Two dog lock style gates for entering and exiting the park provide for smooth flow. A water fountain to the left of the gates as you enter provides water (although most dogs will just end up drinking from the lake anyway) and there’s also a hose so you can hose down a muddy dog. A couple of picnic tables and the retaining wall provide a spot for people to sit down, and for some of the dogs, a bit of shade. While the dog park isn’t fenced in, trees and bushes lining the perimeter of the park and the lake serve as natural barriers, although some especially motivated dogs have been known to escape the park by swimming across the lake.

Admission to JICP is $1/person, but once you’re in you can avail yourself of the dog park and all the other facilities contained within the park. Frequent visitors to JICP (or any of the other county parks) will want to consider purchasing a park pass for unlimited admissions. The dog park is the only area where dogs are allowed off leash, so if you decide to go for a walk around the rest of the park, you’ll have to put Fido back on the leash.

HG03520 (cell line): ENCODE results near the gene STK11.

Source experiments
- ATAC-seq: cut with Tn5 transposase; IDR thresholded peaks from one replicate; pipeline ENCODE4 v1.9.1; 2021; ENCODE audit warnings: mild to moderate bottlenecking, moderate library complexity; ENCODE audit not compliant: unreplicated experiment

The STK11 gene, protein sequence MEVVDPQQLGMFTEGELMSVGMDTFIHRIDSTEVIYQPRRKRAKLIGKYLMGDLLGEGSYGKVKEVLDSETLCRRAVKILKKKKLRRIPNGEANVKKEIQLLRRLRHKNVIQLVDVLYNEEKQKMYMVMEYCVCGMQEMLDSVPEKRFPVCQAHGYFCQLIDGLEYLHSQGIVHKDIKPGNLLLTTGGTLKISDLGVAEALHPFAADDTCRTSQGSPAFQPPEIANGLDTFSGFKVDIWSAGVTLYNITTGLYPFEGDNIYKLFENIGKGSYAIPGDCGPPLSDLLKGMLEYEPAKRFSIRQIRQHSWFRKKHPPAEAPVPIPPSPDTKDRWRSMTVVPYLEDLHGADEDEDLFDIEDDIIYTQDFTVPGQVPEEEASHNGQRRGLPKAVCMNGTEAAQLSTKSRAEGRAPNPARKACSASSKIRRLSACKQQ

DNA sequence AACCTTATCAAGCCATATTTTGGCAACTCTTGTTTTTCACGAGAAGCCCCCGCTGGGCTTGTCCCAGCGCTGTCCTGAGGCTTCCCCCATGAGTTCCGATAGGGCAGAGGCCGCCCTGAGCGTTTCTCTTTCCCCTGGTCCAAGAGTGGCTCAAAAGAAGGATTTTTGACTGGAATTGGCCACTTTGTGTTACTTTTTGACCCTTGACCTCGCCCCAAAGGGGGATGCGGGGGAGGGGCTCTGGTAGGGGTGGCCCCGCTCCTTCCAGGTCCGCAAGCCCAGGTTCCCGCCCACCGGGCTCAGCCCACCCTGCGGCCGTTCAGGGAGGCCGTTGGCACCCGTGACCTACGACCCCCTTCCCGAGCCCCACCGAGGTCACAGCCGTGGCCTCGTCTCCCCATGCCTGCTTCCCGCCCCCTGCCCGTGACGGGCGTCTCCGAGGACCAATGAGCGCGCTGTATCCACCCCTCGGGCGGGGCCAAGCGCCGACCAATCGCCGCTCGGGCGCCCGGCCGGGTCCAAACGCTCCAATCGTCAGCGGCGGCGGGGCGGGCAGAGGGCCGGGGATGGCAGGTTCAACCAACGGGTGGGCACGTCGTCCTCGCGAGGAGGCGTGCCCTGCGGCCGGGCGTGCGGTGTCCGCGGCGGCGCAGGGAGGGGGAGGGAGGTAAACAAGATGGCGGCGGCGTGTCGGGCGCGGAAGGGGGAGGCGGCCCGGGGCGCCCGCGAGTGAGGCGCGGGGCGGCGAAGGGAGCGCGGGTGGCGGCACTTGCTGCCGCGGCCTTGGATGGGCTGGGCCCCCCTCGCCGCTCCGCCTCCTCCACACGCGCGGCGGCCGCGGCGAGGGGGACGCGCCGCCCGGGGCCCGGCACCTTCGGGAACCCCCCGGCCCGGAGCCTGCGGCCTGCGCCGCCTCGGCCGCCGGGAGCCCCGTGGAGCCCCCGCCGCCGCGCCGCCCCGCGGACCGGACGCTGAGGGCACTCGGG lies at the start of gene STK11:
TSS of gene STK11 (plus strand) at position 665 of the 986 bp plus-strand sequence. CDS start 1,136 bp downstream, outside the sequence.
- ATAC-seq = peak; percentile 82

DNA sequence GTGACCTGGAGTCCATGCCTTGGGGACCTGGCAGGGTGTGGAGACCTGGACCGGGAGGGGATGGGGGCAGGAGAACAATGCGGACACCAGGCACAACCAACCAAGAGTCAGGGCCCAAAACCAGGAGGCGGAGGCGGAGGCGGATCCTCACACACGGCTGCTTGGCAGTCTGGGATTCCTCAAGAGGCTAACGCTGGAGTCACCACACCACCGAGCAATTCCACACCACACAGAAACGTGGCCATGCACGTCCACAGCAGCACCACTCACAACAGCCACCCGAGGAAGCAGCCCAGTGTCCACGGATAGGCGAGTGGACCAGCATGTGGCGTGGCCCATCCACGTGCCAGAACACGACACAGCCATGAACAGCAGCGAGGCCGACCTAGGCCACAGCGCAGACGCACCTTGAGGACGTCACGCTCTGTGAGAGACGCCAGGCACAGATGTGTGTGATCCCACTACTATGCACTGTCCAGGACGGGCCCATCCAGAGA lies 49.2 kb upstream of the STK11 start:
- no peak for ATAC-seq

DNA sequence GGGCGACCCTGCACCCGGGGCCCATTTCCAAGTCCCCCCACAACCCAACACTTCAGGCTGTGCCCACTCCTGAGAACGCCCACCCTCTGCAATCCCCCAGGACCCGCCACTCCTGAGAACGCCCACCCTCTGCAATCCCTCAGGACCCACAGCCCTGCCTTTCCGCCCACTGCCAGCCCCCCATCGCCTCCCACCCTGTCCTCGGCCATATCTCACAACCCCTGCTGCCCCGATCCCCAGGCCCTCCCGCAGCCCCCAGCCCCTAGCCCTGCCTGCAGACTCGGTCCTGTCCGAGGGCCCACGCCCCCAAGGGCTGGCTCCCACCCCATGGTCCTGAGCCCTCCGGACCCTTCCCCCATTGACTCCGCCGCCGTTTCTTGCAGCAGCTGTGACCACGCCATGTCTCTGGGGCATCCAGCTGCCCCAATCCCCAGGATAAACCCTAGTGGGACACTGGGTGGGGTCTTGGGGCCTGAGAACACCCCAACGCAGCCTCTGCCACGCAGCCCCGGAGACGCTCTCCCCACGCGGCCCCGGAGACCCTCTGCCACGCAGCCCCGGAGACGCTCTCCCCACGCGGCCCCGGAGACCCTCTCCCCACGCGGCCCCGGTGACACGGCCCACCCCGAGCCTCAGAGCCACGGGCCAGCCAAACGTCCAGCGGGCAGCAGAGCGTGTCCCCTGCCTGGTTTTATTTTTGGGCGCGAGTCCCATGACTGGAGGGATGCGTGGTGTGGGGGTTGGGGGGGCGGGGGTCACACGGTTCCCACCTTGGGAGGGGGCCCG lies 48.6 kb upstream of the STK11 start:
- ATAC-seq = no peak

One of the main disadvantages of the dog park is the lack of any kind of shelter or shade. If you’re there on a hot sunny day, you’d better have plenty of sun screen on. A walk through the water helps cool off the feet, but you’ll have to be on the look out for dogs barreling by, and prepare to get wet from dogs shaking off. However, if things get too hot, you can always head out and go for a walk along the many miles of shaded trails within the park and then head back for more dog park fun.

A piece of advice before going to this dog park: make sure you have a reasonably reliable recall on your dog before going. The park is a really fun place for dogs to go, and sometimes they can be reluctant to leave. If you don’t have a good recall on your dog, then you’re liable to end up chasing your dog around trying to catch him long after you originally planned to leave.

Here is a Google map to the dog park

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Lowcountry dog park tour: Mixson dog park

The next stop on the tour takes me and the dogs up to North Charleston to the Mixson neighbourhood (near the Park Circle area), an area still under development but with a dog park already.

The dog park though, is a tiny little fenced in area that would probably fit in most back yards, so I don’t know that I’d really call it a dog park. However, as the fine print on the sign says, it’s only a temporary dog park. Hopefully as development of the area continues it will be replaced with a much larger more permanent dog park (one where you don’t have to worry about tossing a ball outside the fence.

This one I’ll have to come back to in a year or so to see if anything has changed.

Here is a Google map to the dog park